Unfinished Business

Supreme court ruling on sales tax

Supreme Court’s tax decision could be the catalyst for national regulation

Last month, retailers across the country celebrated the U.S. Supreme Court’s landmark 5-4 decision in South Dakota v. Wayfair that ruled states have the authority to require out-of-state sellers, i.e. online retailers, to collect and remit sales tax.

“Well it’s about time,” says HFA member Wogie Badcock, Badcock Home Furniture & More, Mulberry, Fla. “The home furnishings industry has been fighting against the unfairness brick-and-mortar retailers face since the early 1980s when trans-shippers avoided taxes. The situation has been the same just with a newer platform of the internet. All brick-and-mortar stores ever asked for was a level playing field; and now we’ll get it.”

Badcock (who’s recognized throughout the furniture industry as a leading retail advocate and honored by the National Retail Federation as a Retail Champion) is a member of the HFA’s Government Relations Action Team (GRAT), a volunteer group of members committed to working on regulatory and legislative issues that impact furniture retailers’ businesses.

Several members of the team were thrilled with last month’s ruling.

HFA and GRAT member Dru Jeppe, Reeds Furniture, Agoura Hills, Calif., says, “This ruling is one of the most important rulings in our lifetime.”

[Podcast: The 20 – w/Patrick Clark from Wayfair: Is eCommerce just a game?]

Writing for the majority, Justice Anthony M. Kennedy said the previous tax law for online retailers had distorted the nation’s economy and had caused states to lose annual tax revenues of as much as $33 billion collectively.

“Quill puts both local businesses and many interstate businesses with physical presence at a competitive disadvantage relative to remote sellers,” he wrote. “Remote sellers can avoid the regulatory burdens of tax collection and can offer de facto lower prices caused by the widespread failure of consumers to pay the tax on their own.”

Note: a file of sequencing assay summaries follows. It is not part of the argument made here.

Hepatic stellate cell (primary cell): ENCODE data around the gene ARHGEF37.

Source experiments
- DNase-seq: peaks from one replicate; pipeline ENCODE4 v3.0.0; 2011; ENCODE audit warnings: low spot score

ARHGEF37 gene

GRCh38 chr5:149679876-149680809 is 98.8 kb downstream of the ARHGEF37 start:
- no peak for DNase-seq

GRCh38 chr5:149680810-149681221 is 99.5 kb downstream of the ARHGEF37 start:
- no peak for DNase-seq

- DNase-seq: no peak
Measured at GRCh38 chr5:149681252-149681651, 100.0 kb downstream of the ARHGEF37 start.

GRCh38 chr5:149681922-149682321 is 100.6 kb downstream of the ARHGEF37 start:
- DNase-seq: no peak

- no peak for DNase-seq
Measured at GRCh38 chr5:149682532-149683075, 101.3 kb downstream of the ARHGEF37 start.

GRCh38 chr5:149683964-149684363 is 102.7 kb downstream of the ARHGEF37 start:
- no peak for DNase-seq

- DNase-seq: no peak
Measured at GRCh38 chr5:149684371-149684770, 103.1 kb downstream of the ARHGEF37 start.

For the last couple of years there have been legislative solutions discussed—Marketplace Fairness Act, Remote Transaction Parity Act—but Congress hasn’t come up with an option everyone can get behind. HFA members have been meeting with legislators for years, explaining how this missed income affects states, how it impairs retailers’ ability to compete with online-only sellers and how it is not a new tax, but rather an enforcement of an existing tax. They’ve raised the profile of furniture retailers everywhere who account for more than $111.5 billion in annual sales and employ more than 480,000 Americans, according to the U.S. Bureau of Labor and Statistics.

The immediate fallout from the court’s decision is unknown. The new ruling will surely cause many states to create and implement out-of-state sales tax procedures and HFA members should work with their local elected officials to provide input as needed in that process.

“After we all finish celebrating, however, we do need to focus on getting a good [federal] bill with an efficient, low administrative burden, national collection system passed, since the ruling could also have a negative impact on some of our members with multi-state distribution,” says HFA and GRAT member Eric Blackledge, of Blackledge Furniture in Corvallis, Ore.

States will likely exercise restraint and avoid being overly burdensome so online retailers in their own states won’t face additional pressures from other taxing jurisdictions. There’s an existing Streamlined Sales Tax Project (SSTP), a coalition of 23 states whose purpose is to simplify and modernize sales and use tax administration and reduce the burden of tax compliance, that will likely get a fresh look after the court ruling.

There will be a renewed push in Congress to move clarifying legislation—particularly to protect small sellers like those represented by eBay and Etsy. States can protect small businesses through their rules like South Dakota tried to do in its law that led to the court’s ruling. The threshold in that law for collecting/remitting sales tax in South Dakota was $100,000 in delivered goods/services or 200 separate transactions.

Congress has not shown the ability to pass related legislation for more than 20 years and the Supreme Court’s ruling isn’t likely to change that. Before legislation is passed, Congress is likely to wait and observe how the state landscape evolves—if the marketplace appears to need guardrails, then Congress could be persuaded to act. The prevailing argument in Congress has been to allow the states to determine their sales tax collection method/rules so that will be the stance in the interim.

“This has been a long hard fight for all of our retailers and home town fairness,” says HFA and GRAT member Jim Kittle, of Kittle’s Furniture in Indianapolis. “HFA has led this effort for years. When we work together eventually good things happen.”

The HFA will continue to monitor the implementation across the country.

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